Why are anti-cruelty laws theoretically impotent?
As Tom Regan argues, the term cruelty appeals to a certain state of mind: X’s vivisection of Y is prohibited if the impetus for X’s action was a desire to see Y in a state of persistent pain. If an act is prohibited by an anti-cruelty law, a certain “bad” intention must have motivated the prohibited action. It follows that a society’s designation that using my family dog as a dart-board is an unlawful act, for example, is not derived from a duty owed directly to the dog, but the result of an outpouring of benevolence: “We as society shall take pity on you Jake-the-dog; our kindness has compelled us to choose not to throw sharp metallic objects into your body.”
This is clearly flawed as those who consciously exploit animals are in fact often not cruel. Those who consume animals or wear leather are not cruel. They are products, effects, of our culture. Granted, many hunters, scientists, etc. are callous people, however, many of them are not. Again, they are the results of societal processes that condition all of us to believe that animals are our resources. They are wrong, their actions are immoral, but they are not cruel.
Within the animal rights movement the concept of “rights” (although I am not bound to such a term) is employed because, as with members of our own species, certain actions are prohibited as a matter of justice.
As the dominant group men haven’t chosen not to rape women out of kindness or because it’s cruel to forcefully take sex from women, but because women ought to be respected as possessors of a kind of value that demands that their interests be protected.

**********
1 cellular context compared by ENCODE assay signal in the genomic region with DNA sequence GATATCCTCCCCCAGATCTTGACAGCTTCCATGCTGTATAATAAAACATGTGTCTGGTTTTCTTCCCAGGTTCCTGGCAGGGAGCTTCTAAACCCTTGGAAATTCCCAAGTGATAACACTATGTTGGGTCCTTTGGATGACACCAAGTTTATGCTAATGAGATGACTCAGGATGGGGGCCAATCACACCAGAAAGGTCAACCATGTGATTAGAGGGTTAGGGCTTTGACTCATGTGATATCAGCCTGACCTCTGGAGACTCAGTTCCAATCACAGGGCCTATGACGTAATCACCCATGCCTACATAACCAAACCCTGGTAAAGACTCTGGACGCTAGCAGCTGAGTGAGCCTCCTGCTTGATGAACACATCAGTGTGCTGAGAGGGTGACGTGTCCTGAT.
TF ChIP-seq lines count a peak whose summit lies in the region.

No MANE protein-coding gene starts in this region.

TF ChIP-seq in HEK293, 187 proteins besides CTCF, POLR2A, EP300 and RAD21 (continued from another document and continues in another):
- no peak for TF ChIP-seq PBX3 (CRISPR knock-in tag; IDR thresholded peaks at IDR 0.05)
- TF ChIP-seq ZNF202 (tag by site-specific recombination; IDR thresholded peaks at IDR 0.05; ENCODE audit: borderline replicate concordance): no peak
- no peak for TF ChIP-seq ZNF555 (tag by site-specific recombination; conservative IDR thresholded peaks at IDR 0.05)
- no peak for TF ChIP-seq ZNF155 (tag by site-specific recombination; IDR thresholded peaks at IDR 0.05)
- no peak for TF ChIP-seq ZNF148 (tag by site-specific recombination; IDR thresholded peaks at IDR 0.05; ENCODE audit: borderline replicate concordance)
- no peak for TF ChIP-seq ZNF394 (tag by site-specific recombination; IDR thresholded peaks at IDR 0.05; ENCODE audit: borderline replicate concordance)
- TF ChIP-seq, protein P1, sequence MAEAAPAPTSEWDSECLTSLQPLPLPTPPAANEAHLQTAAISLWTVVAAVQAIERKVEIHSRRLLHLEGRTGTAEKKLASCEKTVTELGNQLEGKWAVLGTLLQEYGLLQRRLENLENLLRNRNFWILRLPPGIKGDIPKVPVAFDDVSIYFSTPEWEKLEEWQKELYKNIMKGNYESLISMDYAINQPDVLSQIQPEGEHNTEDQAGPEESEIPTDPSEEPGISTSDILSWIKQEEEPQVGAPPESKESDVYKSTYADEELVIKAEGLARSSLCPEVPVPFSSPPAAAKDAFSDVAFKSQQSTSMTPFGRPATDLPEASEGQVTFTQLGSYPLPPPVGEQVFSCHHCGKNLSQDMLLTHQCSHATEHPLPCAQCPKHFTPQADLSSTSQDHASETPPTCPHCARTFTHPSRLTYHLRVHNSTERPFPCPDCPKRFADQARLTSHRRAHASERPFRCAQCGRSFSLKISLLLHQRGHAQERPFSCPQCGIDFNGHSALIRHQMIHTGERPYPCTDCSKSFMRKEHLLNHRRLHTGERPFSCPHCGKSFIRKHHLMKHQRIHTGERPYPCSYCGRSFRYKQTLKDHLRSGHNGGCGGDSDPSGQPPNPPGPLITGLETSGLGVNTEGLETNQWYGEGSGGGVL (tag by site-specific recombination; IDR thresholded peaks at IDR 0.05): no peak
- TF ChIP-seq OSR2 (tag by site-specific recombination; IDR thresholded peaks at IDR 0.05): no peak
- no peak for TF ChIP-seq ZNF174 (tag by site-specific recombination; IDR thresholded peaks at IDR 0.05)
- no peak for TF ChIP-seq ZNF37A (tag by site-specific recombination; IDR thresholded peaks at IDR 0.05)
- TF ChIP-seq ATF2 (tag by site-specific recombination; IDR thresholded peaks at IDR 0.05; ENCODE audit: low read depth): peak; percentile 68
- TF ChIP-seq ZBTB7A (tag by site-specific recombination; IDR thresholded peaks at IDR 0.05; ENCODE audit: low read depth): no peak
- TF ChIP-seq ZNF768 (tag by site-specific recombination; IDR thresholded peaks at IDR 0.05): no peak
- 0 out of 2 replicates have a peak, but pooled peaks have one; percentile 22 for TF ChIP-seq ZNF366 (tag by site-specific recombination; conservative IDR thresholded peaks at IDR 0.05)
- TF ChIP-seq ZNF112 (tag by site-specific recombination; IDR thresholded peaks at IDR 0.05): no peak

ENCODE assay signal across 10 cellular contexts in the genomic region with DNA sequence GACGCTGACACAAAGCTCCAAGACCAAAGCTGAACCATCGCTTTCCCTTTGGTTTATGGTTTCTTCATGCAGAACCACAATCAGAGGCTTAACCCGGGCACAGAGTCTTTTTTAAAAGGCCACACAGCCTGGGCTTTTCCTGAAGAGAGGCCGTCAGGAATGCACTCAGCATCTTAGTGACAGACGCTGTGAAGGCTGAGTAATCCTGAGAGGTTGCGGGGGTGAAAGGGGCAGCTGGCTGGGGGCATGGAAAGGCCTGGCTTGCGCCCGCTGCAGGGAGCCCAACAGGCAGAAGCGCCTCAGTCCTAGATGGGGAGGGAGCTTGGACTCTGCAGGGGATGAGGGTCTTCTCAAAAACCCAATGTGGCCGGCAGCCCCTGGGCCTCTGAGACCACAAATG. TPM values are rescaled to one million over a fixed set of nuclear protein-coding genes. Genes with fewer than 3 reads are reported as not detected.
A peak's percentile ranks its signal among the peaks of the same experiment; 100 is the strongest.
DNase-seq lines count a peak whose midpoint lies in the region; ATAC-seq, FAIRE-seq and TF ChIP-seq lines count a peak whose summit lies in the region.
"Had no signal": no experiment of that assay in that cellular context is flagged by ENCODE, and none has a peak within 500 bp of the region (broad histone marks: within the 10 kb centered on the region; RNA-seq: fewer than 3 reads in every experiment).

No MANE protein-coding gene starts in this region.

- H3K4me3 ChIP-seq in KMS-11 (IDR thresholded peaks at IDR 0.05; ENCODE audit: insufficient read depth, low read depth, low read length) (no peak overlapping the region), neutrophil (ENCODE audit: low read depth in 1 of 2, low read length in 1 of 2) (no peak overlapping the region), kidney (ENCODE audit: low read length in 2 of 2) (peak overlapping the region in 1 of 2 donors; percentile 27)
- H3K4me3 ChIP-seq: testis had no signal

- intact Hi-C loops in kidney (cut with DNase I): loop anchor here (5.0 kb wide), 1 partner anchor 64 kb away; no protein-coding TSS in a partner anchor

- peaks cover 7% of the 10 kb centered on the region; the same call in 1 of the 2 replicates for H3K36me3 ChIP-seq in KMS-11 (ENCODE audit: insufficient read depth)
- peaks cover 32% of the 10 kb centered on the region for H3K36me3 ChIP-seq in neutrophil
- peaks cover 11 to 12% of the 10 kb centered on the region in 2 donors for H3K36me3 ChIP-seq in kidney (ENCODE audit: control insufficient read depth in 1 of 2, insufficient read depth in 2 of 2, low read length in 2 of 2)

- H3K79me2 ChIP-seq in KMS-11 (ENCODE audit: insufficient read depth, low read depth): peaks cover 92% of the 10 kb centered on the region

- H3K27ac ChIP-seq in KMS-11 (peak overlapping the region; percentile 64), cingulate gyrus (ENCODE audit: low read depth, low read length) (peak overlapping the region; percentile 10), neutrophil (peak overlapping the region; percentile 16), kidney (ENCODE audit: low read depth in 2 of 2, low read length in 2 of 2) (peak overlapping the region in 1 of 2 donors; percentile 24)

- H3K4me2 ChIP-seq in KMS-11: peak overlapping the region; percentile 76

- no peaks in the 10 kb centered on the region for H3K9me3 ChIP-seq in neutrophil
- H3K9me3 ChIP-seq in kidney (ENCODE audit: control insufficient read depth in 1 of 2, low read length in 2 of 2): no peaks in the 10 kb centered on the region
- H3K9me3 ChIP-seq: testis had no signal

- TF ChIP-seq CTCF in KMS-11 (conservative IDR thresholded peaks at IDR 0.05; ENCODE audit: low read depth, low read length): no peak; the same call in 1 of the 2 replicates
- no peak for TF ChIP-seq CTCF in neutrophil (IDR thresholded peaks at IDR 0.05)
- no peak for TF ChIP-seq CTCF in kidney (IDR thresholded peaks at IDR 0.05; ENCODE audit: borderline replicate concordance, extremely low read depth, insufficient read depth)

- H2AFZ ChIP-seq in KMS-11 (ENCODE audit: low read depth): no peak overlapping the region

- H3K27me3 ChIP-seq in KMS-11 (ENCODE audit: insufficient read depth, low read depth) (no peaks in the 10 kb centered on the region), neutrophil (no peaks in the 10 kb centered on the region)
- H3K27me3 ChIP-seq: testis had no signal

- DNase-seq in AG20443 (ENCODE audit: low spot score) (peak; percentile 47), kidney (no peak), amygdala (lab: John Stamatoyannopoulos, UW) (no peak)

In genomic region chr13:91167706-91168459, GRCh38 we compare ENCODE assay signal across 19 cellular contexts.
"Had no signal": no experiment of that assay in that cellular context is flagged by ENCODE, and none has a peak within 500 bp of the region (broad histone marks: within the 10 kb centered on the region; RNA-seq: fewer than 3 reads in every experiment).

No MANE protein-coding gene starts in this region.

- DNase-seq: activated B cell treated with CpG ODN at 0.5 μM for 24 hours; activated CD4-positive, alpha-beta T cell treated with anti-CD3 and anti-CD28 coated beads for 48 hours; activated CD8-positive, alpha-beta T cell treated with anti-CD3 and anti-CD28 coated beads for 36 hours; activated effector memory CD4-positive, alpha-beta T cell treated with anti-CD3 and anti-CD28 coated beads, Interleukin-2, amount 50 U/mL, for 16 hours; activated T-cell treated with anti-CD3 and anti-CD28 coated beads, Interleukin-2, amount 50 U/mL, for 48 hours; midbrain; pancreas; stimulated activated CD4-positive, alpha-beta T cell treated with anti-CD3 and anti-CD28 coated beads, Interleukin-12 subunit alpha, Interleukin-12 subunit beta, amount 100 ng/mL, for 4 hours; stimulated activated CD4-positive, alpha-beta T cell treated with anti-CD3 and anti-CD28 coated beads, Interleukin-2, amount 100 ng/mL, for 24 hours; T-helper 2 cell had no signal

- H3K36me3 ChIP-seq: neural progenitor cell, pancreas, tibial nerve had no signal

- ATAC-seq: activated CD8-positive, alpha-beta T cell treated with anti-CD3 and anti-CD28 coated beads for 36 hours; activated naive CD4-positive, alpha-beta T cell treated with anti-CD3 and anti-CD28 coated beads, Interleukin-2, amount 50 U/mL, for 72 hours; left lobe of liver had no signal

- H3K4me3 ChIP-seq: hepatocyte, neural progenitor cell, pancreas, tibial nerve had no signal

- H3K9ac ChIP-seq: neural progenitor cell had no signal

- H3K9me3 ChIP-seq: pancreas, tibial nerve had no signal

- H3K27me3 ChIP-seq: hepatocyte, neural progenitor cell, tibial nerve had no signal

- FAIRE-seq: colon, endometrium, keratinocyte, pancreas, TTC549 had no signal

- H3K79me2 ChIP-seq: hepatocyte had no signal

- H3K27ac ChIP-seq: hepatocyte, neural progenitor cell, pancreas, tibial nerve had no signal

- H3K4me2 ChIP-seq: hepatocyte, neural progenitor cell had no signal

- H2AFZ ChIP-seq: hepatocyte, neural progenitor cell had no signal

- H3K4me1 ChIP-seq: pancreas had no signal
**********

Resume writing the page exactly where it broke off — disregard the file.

We ought to extend the principle of “equal protection of interests” to all persons capable of caring that you are respecting their interests because that is what justice demands of us. Kindness is not the impetus, benevolence doesn’t compel the movement; the logic of our own moral intuitions and basic assumptions about the wrongness of both unnecessary suffering and failing to respect the “inherent value,” in Regan’s conception of “rights,” of all those who posses it ought to move our hearts and minds.
Of course we should be kind in our dealings with other sensitive beings. However, as a question of ethics, kindness, however this is conceived, is but a sufficient manifestation of an acknowledgment that suffering is intrinsically evil, an acknowledgment that necessarily informs the defining of ethical constraints on action.
The practical impotence of anti-cruelty laws has been expounded forcefully by Francione (see the property status of nonhumans), and are not in need of repeating here.
Crossposted @ That Vegan Girl